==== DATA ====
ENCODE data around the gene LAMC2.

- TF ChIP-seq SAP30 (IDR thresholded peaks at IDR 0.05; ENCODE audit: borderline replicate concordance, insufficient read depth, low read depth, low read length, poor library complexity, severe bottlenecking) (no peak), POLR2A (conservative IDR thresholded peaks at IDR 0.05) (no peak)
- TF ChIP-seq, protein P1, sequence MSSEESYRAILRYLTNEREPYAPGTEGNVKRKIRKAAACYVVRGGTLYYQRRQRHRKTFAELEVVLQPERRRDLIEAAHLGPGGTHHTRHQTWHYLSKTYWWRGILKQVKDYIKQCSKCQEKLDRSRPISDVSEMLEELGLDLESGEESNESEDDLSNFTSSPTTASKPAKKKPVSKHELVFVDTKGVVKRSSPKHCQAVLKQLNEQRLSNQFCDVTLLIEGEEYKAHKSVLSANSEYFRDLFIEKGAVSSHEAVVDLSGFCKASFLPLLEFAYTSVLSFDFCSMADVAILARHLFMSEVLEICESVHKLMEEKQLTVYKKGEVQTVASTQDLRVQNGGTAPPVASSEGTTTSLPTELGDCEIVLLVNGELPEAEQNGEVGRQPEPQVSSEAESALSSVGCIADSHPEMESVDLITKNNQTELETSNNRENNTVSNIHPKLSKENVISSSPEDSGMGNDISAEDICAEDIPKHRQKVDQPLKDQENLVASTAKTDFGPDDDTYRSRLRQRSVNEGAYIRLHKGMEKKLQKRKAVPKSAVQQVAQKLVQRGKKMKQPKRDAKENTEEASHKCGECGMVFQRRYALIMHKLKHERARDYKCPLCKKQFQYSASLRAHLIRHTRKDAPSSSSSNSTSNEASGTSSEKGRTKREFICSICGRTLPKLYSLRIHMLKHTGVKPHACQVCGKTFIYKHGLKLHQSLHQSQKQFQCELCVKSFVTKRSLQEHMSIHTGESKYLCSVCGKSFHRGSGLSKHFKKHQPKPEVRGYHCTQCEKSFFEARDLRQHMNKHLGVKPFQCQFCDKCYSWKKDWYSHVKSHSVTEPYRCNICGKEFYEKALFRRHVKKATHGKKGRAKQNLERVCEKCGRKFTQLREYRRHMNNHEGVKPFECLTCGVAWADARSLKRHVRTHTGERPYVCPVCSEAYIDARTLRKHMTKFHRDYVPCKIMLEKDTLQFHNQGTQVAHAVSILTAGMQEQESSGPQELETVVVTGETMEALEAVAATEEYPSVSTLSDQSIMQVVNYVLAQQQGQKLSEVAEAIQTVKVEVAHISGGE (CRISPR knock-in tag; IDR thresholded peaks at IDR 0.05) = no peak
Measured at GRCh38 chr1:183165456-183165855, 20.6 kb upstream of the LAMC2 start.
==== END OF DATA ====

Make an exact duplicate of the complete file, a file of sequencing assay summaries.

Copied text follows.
ENCODE data around the gene LAMC2.

- TF ChIP-seq SAP30 (IDR thresholded peaks at IDR 0.05; ENCODE audit: borderline replicate concordance, insufficient read depth, low read depth, low read length, poor library complexity, severe bottlenecking) (no peak), POLR2A (conservative IDR thresholded peaks at IDR 0.05) (no peak)
- TF ChIP-seq, protein P1, sequence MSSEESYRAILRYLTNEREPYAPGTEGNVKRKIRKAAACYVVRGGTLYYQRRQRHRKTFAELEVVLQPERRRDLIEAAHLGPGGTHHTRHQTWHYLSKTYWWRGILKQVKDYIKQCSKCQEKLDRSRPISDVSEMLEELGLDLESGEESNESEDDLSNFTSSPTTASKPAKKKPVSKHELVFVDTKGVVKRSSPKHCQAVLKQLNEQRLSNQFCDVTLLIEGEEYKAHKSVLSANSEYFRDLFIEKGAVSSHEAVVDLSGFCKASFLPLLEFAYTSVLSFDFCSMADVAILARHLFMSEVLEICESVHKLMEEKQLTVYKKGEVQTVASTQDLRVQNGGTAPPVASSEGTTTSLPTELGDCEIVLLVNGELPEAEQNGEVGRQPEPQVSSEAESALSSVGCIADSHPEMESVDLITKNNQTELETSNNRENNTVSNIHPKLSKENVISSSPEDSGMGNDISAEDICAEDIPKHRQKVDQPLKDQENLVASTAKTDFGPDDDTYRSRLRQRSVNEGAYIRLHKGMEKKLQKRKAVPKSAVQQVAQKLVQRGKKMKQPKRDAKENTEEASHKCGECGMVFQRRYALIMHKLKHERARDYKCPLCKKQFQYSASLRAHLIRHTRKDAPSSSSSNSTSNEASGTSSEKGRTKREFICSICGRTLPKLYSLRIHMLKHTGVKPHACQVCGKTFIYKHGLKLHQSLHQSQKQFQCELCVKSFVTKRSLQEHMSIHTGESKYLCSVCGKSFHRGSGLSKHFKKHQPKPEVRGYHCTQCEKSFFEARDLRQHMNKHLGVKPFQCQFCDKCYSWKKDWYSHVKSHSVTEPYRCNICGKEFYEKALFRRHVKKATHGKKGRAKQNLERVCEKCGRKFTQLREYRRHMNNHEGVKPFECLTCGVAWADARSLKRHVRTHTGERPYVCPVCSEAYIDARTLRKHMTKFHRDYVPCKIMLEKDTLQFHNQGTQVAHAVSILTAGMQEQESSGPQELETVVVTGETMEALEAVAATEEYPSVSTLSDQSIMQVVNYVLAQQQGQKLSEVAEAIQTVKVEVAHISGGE (CRISPR knock-in tag; IDR thresholded peaks at IDR 0.05) = no peak
Measured at GRCh38 chr1:183165456-183165855, 20.6 kb upstream of the LAMC2 start.